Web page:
hemivertebra


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Related to hemivertebra: spina bifida occulta

anomaly

 [ah-nom´ah-le]
marked deviation from normal. adj., adj anom´alous.
Axenfeld's anomaly a developmental anomaly characterized by a circular opacity of the posterior peripheral cornea, and caused by an irregularly thickened, axially displaced Schwalbe's ring.
congenital anomaly (developmental anomaly) absence, deformity, or excess of body parts as the result of faulty development of the embryo.
Ebstein's anomaly see ebstein's anomaly.
May-Hegglin anomaly a rare dominantly inherited disorder of blood cell morphology, characterized by RNA-containing cytoplasmic inclusions (similar to Döhle bodies) in granulocytes, by large, poorly granulated platelets, and by thrombocytopenia.

hem·i·ver·te·bra

(hem'ē-ver'tĕ-bră),
A congenital defect of the vertebral column in which one side of a vertebra fails to develop completely due to failure of the chondrification center to form on this side. This produces scoliosis (lateral curvature of the vertebral column).

hemivertebra

/hemi·ver·te·bra/ (hem″e-ver´tĭ-brah)
1. a developmental anomaly in which one side of a vertebra is incompletely developed.
2. a vertebra that is incompletely developed on one side.
Hemivertebra.

hemivertebra

[-vur′təbrə]
an abnormal condition characterized by the congenital failure of a vertebra to develop completely. It is possibly caused by the complete failure of the growth center of one vertebral body. Usually half of the vertebra involved is completely or partially developed, and the other half is absent. One or more vertebrae may be involved. The different conditions produce varying degrees of balanced or unbalanced scoliosis. As a result of the developmental abnormality of the spine, a wedge-shaped vertebra develops, and adjacent vertebral bodies expand to fit the deformity or tilt to accommodate wedge-shaped articulation. Hemivertebra may be classified according to the degree of developmental failure of involved vertebral growth centers. When two vertebral bodies are involved and growth centers on the same side fail to develop, moderate to severe unbalanced congenital scoliosis results. When growth centers fail to develop on opposite sides, balanced congenital scoliosis results. Singular hemivertebra may cause few if any signs and symptoms. Depending on the degree of congenital scoliosis involved, any associated deformity may become more apparent with growth. Other types of hemivertebra, especially those involving unbalanced congenital scoliosis, usually progress markedly with growth and have a relatively poor prognosis unless early spinal fusion prevents further spinal curvature. No treatment may be required for the form of the condition associated with balanced congenital scoliosis.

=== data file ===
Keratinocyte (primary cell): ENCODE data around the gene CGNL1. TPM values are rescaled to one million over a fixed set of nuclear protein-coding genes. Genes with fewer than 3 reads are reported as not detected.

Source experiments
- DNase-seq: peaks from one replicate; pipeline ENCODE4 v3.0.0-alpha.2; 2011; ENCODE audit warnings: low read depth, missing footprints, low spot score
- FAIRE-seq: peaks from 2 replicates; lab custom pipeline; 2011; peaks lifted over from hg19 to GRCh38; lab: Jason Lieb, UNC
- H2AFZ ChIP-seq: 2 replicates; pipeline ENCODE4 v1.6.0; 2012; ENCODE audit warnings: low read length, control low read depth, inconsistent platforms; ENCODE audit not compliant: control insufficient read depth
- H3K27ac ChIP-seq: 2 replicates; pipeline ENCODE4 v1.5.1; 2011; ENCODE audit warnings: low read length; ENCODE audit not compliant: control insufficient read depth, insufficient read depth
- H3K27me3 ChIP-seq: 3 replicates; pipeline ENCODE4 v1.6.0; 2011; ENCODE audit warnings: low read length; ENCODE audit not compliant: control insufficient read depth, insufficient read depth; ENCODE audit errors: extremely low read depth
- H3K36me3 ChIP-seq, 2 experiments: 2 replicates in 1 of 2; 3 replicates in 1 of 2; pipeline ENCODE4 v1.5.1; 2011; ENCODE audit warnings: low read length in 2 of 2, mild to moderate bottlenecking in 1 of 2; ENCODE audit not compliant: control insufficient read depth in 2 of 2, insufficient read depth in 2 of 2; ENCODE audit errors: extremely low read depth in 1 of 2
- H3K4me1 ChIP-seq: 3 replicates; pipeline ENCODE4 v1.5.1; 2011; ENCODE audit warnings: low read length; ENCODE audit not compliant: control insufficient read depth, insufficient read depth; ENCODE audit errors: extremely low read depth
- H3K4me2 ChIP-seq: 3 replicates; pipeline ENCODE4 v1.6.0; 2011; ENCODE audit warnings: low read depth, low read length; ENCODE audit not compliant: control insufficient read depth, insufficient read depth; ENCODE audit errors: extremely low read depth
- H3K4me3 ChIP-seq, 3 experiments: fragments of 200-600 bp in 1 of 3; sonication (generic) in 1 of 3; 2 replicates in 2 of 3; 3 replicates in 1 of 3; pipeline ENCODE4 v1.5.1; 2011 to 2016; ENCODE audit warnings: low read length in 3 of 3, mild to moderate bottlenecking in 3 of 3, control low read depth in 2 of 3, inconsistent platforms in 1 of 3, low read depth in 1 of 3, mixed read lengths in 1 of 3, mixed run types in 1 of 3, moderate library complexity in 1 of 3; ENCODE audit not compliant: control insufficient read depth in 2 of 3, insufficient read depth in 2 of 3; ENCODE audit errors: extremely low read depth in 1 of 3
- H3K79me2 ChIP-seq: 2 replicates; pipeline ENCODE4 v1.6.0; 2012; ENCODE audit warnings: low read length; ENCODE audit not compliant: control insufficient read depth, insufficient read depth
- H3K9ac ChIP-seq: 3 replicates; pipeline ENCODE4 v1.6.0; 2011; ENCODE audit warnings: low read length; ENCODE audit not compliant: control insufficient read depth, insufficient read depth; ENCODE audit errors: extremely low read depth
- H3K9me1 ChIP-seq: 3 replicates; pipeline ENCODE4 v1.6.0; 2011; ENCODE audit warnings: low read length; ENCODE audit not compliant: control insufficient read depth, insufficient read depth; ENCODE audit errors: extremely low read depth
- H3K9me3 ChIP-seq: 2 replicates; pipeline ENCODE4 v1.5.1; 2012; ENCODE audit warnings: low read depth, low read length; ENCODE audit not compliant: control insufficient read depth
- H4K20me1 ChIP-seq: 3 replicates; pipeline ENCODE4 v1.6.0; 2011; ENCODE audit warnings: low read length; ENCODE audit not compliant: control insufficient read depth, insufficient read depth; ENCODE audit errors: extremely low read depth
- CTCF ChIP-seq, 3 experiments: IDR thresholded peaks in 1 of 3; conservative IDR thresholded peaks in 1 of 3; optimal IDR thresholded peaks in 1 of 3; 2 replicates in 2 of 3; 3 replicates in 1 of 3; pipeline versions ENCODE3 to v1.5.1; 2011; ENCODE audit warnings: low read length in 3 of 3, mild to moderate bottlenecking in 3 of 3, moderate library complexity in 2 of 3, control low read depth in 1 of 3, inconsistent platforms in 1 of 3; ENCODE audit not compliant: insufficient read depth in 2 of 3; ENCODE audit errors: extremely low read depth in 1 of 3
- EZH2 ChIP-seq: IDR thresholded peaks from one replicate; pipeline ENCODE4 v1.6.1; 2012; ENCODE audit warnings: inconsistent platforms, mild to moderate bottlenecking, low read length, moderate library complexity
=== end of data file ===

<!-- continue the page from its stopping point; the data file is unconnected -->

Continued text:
hemivertebra

Orthopedics A congenital vertebral body defect arising from a simple–ie, nondysplastic, nonmetabolic embryonal defect, in which the anterior half of a vertebral body is absent and adjacent vertebrae expand to fill the void, accompanied by preservation of interspaces. See Vertebra. Cf Butterfly vertebra.

hem·i·ver·te·bra

, pl. hemivertebrae (hem'ē-vĕr'tĕ-bră, -brē)
A congenital defect of a vertebra in which one side of a vertebra fails to develop completely.

hemivertebra

a developmental anomaly in which one side of a vertebra is incompletely developed. Occurs commonly in British bulldogs, Boston terriers and the Pug without clinical effects, but occasionally leads to invertebral disk herniation, vertebral luxation or spinal cord compression.
Enlarge picture
Typical mid-thoracic hemivertebra. By permission from Kirberger RM, Wrigley RH, Barr F, Dennis R, Handbook of Small Animal Radiological Differential Diagnosis, Saunders, 2001
References in periodicals archive ?
Iskelet displazisi dusunulerek cekilen rontgenogramlarda; radius ve ulnada, tibia ve fibulaya oranla daha belirgin olan mezomelik kisalik (Resim 2A), torakal duzeyde multipl hemivertebra, kostalarda fuz-yon gorunumleri vardi (Resim 2B).
Diastometamyeli'li hastalarin en az %50'sinde spina bifida okulta, hemivertebra, kongenital bar, skolyoz gibi vertebra anomalileri gorulur (7).
Structural scoliosis can be caused by neuromuscular diseases (such as cerebral palsy, poliomyelitis, or muscular dystrophy), birth defects (such as hemivertebra, in which one side of a vertebra fails to form normally before birth), injury, certain infections, tumors (such as those caused by neurofibromatosis, a birth defect sometimes associated with benign tumors on the spinal column), metabolic diseases, connective tissue disorders, rheumatic diseases, or unknown factors (idiopathic scoliosis).